Historic Progress in Peace Negotiations between the Colombian Government and FARC

April 27, 2016

On Wednesday September 23rd in Havana, Cuba, Colombian president Juan Manuel Santos and leader of the Revolutionary Armed Forces of Colombia (FARC), Timoleón Jiménez, also known as “Timochenko,” made historic progress in peace negotiations, coming a step closer to ending the decades long conflict. Contrary to popular belief, the FARC guerrilla group has roots back to a militia founded in the civil war of 1948-58, La Violencia, though most consider the group was founded in 1964.1 The group continued after the end of the civil war and in 1966 became the Southern Block to the Revolutionary Armed Forces of Colombia, changing its main objective from agrarian reform to a full government upheaval.1 During the coming decades, FARC continued to grow and expand, becoming a greater threat to the Colombian state.

The current peace negotiations are not the first attempt at compromise between the Colombian government and FARC. In 1999, there were peace negotiations between FARC and President Andrés Pastrana’s administration in a demilitarized zone in the south of the country.1 Overall, these negotiations were a failure because neither party was sincere in its intent for compromise.1 The recent progress is a part of peace negotiations that formally began in August 26, 2012 in Havana. Thus far, both parties have reached a consensus on four of the six main points: land reform, the political participation of the rebels after the peace deal, trade of illegal drugs, and transitional justice.2 A main component of the recent development is reparation for victims. A special Tribunal for Peace, composed of judges from Colombia and abroad, will determine the necessary sanctions and victim compensation. Those who confess and collaborate with the justice system will receive alternative sanctions, while those who take no responsibility for their crimes could receive up to 20 years in prison.4 According to The Guardian, a deal still needs to be reached on “how the guerrillas will demobilize and decommission their weapons and how to implement the accords.”3 Moving forward, a final document will be signed by March 23, 2016 and then FARC will lay down their arms within 60 days.

Moreover, the final decision of whether to reject or accept the peace deal will lay in the hands of the Colombian people via a referendum. These negotiations are very controversial to the Colombian public. Perhaps one of the most outspoken critics of the deal is former President Álvaro Uribe, who believes that Santos is making too many concessions to FARC. Because of the widespread violence of the conflict, more than 220,000 people killed during the civil war and 80% of them civilians (according to a report by Colombia’s Centro de Memorial Historica), many people do not think that the deal goes far enough in ensuring justice for the victims and punishment for the rebels.2 President Santos acknowledges this saying, “The main point of all these negotiations is where to draw the line between justice and peace. It doesn’t matter where you draw it, some people with not be satisfied.”2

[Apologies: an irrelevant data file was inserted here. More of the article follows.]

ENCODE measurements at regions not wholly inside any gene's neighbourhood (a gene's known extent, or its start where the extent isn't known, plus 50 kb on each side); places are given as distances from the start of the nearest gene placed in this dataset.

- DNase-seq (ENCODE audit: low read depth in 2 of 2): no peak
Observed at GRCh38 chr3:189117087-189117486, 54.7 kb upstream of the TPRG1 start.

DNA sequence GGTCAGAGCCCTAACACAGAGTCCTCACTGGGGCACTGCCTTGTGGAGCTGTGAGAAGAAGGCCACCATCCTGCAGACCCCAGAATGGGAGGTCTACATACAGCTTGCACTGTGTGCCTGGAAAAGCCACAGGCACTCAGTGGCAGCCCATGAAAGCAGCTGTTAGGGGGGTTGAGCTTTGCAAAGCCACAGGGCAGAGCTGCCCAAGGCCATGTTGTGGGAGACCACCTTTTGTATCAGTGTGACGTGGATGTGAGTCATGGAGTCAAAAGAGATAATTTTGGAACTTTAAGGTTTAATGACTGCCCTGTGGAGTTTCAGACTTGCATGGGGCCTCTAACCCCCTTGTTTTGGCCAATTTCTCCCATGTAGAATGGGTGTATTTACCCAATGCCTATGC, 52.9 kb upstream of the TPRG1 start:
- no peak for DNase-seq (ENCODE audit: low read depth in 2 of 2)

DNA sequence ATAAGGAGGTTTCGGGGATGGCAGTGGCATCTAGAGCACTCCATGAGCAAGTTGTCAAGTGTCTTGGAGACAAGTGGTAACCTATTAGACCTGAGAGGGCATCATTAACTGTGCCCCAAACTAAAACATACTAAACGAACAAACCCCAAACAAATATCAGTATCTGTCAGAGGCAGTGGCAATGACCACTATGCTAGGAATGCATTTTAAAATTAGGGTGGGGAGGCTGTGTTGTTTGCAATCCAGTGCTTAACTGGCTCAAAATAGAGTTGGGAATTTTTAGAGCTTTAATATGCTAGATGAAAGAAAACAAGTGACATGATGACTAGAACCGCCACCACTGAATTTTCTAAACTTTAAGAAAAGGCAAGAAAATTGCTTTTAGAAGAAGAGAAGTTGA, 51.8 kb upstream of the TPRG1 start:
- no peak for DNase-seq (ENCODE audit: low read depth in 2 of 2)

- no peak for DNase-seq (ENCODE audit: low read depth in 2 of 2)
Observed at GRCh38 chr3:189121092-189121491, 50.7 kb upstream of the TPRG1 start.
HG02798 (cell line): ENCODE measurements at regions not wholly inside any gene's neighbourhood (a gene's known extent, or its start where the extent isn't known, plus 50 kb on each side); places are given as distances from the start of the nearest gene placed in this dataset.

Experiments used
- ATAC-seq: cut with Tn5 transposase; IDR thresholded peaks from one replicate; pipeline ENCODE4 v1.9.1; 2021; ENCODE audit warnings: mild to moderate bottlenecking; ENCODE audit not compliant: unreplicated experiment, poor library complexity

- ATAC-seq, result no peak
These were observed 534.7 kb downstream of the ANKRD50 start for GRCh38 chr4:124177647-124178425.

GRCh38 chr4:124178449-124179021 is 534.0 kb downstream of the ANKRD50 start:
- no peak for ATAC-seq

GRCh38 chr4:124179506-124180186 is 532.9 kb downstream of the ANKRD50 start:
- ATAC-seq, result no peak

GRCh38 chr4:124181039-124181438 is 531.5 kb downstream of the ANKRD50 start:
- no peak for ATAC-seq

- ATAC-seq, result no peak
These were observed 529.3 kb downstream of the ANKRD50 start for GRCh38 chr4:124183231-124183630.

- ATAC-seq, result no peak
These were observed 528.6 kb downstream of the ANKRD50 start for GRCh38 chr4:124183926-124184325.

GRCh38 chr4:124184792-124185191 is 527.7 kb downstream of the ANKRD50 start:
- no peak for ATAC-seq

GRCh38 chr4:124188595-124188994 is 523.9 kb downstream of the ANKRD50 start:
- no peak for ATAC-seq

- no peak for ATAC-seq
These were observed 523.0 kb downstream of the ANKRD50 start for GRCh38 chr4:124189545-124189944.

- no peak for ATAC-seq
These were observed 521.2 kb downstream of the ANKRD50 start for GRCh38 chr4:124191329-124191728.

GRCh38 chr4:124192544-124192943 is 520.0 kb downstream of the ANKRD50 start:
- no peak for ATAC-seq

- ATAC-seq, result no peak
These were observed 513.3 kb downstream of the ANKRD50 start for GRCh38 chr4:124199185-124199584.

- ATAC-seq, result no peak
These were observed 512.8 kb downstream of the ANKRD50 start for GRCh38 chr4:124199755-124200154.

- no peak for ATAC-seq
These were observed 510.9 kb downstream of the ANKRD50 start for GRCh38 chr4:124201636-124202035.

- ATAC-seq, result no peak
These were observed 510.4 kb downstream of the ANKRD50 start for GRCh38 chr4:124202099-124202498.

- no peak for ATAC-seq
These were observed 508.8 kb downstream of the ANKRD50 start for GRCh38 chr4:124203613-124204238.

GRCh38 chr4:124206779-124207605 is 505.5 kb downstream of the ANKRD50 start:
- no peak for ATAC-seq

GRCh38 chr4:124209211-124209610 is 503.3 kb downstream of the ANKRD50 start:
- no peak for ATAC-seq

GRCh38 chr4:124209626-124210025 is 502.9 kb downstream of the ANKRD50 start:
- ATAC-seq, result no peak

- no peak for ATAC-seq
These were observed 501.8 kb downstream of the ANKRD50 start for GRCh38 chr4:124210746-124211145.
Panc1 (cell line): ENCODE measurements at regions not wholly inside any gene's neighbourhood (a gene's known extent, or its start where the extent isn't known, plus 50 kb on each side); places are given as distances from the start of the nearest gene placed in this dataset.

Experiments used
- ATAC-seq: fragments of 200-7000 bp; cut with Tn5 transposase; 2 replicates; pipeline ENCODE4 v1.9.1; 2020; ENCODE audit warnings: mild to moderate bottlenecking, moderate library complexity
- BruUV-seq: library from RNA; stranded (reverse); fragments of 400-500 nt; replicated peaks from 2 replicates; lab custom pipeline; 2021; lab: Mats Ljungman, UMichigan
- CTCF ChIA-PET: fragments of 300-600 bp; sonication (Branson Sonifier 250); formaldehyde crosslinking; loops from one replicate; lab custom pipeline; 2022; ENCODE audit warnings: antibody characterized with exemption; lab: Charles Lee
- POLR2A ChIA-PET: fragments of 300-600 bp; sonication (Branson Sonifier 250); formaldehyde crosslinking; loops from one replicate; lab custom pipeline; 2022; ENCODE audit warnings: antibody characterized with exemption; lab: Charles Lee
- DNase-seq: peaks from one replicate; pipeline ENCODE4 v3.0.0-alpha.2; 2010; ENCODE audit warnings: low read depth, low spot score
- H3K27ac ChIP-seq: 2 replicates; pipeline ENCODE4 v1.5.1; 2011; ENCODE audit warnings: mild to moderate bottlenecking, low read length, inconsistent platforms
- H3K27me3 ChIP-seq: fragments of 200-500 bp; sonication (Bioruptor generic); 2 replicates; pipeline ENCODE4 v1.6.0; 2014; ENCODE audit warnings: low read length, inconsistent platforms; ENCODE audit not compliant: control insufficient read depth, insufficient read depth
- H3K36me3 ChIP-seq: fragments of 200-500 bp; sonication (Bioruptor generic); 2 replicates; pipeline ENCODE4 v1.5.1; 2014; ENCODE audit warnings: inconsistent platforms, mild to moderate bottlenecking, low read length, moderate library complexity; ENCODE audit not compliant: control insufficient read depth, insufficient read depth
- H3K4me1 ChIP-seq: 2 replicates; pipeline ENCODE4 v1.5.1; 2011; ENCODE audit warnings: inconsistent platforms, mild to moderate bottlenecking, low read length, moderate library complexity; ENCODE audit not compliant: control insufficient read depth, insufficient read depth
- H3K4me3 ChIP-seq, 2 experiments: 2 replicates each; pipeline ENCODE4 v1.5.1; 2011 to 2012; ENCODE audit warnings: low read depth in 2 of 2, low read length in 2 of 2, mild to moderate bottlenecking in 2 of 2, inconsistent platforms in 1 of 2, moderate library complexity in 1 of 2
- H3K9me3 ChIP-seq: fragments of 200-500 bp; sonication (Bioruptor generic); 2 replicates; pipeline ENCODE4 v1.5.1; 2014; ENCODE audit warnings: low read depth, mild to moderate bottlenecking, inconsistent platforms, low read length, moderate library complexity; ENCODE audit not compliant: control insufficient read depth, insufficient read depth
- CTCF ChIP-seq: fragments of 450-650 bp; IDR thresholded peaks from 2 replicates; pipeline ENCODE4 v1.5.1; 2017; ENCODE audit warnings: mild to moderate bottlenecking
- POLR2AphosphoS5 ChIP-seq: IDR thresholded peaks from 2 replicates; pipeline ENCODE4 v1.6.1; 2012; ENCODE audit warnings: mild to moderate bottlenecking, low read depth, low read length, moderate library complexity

Looking toward the future, how Colombia handles the issue could serve as a model for other countries. Senator Roy Barreras, the president of the peace commission in Colombia’s congress remarked that, “This is unique. Remember that in South Africa, Ireland and the Southern Cone [of South America], the agreements ending conflicts were completed without criminal sanctions.”2 Overall, Colombia stands to benefit from a peace deal between the government and FARC, especially economically. More political stability would increase investors’ confidence and most likely lead to more foreign direct investment. Adam Isacson, a Colombia expert at the Washington Office on Latin America, reiterates this point stating, “A final deal would cast a really rosy glow on Colombia, would make it look like a much safer place to invest. Especially in rural areas…there would probably be a lot more willingness to invest in extractive industries and agribusiness.”2


References

1) Johnson, Kyle, and Michael Jonsson. "Colombia: Ending the Forever War?" Survival 55.1 (2013): 67-86. Web.

2) "What Is at Stake in the Colombian Peace Process? - BBC News." BBC News. BBC, 24 Sept. 2015. Web. 09 Oct. 2015. <http://www.bbc.com/news/world-latin-america-19875363>.

3) Brodzinsky, Sibylla. "Farc Peace Talks: Colombia Nears Historic Deal after Agreement on Justice and Reparations." The Guardian. Guardian News, 23 Sept. 2015. Web. 9 Oct. 2015. <http://www.theguardian.com/world/2015/sep/24/farc-peace-talks-colombia-nears-historic-deal-after-agreement-on-justice-and-reparations>.

4) Forero, Juan, and José De Córboda. "Colombia, FARC Rebel Group Reach Breakthrough Agreement in Peace Talks." The Wall Street Journal. Dow Jones & Company, Inc, 23 Sept. 2015. Web. 09 Oct. 2015. <http://www.wsj.com/articles/colombia-farc-guerrillas-make-key-advance-in-peace-talks-1443027656>.

 

About Author(s)

Marissa Ferrighetto
Marissa Ferrighetto is an undergraduate at the University of Pittsburgh majoring in economics and is pursuing minors in Spanish and history and certificates in Latin American Studies and leadership. The fall semester of her junior year she studied abroad in Buenos Aires, Argentina and fell in love with Latin America. She is in her senior year and is a contributor to Panoramas.